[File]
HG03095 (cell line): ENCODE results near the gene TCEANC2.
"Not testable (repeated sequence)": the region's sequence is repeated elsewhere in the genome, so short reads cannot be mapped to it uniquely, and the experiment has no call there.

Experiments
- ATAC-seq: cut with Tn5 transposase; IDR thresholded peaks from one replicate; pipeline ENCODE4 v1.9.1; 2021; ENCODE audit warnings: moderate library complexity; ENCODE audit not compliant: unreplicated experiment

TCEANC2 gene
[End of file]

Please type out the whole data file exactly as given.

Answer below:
HG03095 (cell line): ENCODE results near the gene TCEANC2.
"Not testable (repeated sequence)": the region's sequence is repeated elsewhere in the genome, so short reads cannot be mapped to it uniquely, and the experiment has no call there.

Experiments
- ATAC-seq: cut with Tn5 transposase; IDR thresholded peaks from one replicate; pipeline ENCODE4 v1.9.1; 2021; ENCODE audit warnings: moderate library complexity; ENCODE audit not compliant: unreplicated experiment

TCEANC2 gene